After a good 45 minutes I made it to the conveyors. Super efficient; no belt, no loose change, slip-ons and keys in a pocket of my shoulder bag. After going through the body scanner I waited for my effects when an agent asked me to follow him to a back area. He was holding my shoulder bag in his right hand and a small black case in his left.

It was an open pack of 100 razor blades.

“Why on earth are you bringing these through security?”

“They were for an art project and I forgot to take them out.”

“Razor blades…for art?”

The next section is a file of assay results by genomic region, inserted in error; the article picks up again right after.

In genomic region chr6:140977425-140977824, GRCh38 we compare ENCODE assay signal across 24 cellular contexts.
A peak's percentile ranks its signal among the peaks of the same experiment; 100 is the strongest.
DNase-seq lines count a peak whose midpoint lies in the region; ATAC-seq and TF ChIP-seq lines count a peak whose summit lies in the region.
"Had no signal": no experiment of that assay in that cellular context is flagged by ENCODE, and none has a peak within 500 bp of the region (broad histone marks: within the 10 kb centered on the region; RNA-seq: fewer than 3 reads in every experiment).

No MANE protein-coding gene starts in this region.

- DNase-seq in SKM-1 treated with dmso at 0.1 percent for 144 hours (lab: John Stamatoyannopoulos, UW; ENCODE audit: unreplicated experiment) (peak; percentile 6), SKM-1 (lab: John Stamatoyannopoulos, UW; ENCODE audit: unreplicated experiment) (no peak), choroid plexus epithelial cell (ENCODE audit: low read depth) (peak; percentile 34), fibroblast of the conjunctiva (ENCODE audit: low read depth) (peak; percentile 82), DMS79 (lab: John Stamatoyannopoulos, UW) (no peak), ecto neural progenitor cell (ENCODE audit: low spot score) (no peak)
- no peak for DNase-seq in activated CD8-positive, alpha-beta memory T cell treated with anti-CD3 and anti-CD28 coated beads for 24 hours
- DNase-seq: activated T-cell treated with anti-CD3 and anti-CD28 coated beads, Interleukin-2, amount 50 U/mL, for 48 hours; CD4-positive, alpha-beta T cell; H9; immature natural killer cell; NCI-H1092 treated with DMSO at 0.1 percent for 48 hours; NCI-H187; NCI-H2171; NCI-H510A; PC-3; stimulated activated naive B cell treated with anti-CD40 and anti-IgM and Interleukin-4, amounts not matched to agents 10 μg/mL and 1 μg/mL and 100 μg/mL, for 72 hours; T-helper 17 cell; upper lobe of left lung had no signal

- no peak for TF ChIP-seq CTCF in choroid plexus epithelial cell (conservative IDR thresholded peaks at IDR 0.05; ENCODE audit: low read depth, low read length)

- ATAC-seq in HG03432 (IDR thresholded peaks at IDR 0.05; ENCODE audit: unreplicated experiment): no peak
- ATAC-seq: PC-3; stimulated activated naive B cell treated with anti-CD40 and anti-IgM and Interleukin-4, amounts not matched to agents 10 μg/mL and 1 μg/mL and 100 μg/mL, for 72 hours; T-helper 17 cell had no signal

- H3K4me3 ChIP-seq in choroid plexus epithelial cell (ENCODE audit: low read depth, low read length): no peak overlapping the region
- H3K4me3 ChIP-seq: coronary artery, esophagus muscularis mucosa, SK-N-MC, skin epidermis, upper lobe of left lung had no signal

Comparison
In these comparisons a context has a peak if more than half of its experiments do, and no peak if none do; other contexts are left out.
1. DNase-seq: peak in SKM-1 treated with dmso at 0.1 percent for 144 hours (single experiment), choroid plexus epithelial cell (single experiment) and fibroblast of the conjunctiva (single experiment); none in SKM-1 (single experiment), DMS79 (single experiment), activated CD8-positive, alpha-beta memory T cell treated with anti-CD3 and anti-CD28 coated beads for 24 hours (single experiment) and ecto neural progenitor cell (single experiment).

“An accessory to art making, actually.”

“Hmm,” he said in the most stoically judgmental way. The way only a good Lutheran can.

After talking about it with a supervisor the man came back and told me I could go but that he would be taking the blades and that I shouldn’t try anything so foolish again.

His disapproval aroused my shame.

I cowered into Nonna Bartolotta’s to order an Irish whisky before the flight and help forget the experience.

As I sipped Bushmills, I ranted on the inside:

“I once traveled from JFK to Charles de Gaulle via Heathrow, post 9-11, with a box cutter in my coat pocket, and THIS guy at Milwaukee airport is going to bust my chops about some razor blades…I made it through security at LaGuardia with a bottle of turpentine, and he’s going to treat me like I returned his daughter late on prom night with her sweater on inside out?!?”